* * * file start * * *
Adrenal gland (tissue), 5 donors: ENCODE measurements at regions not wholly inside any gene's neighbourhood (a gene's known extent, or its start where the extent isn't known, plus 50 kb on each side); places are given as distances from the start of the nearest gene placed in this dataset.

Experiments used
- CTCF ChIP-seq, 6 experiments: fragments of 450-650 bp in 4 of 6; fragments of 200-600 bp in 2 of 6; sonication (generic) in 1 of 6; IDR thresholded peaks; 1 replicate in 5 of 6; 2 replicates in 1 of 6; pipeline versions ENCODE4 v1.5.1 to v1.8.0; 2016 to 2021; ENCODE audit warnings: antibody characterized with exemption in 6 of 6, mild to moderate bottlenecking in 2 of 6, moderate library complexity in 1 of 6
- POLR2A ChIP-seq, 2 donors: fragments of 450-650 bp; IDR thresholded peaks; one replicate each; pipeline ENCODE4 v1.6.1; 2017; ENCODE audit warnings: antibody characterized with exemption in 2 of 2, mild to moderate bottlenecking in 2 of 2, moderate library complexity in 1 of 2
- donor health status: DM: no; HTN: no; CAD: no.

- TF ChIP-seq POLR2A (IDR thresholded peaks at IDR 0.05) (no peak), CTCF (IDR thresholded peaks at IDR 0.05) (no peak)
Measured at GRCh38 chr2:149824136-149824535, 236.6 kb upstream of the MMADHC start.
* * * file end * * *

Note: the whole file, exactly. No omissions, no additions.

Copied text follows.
Adrenal gland (tissue), 5 donors: ENCODE measurements at regions not wholly inside any gene's neighbourhood (a gene's known extent, or its start where the extent isn't known, plus 50 kb on each side); places are given as distances from the start of the nearest gene placed in this dataset.

Experiments used
- CTCF ChIP-seq, 6 experiments: fragments of 450-650 bp in 4 of 6; fragments of 200-600 bp in 2 of 6; sonication (generic) in 1 of 6; IDR thresholded peaks; 1 replicate in 5 of 6; 2 replicates in 1 of 6; pipeline versions ENCODE4 v1.5.1 to v1.8.0; 2016 to 2021; ENCODE audit warnings: antibody characterized with exemption in 6 of 6, mild to moderate bottlenecking in 2 of 6, moderate library complexity in 1 of 6
- POLR2A ChIP-seq, 2 donors: fragments of 450-650 bp; IDR thresholded peaks; one replicate each; pipeline ENCODE4 v1.6.1; 2017; ENCODE audit warnings: antibody characterized with exemption in 2 of 2, mild to moderate bottlenecking in 2 of 2, moderate library complexity in 1 of 2
- donor health status: DM: no; HTN: no; CAD: no.

- TF ChIP-seq POLR2A (IDR thresholded peaks at IDR 0.05) (no peak), CTCF (IDR thresholded peaks at IDR 0.05) (no peak)
Measured at GRCh38 chr2:149824136-149824535, 236.6 kb upstream of the MMADHC start.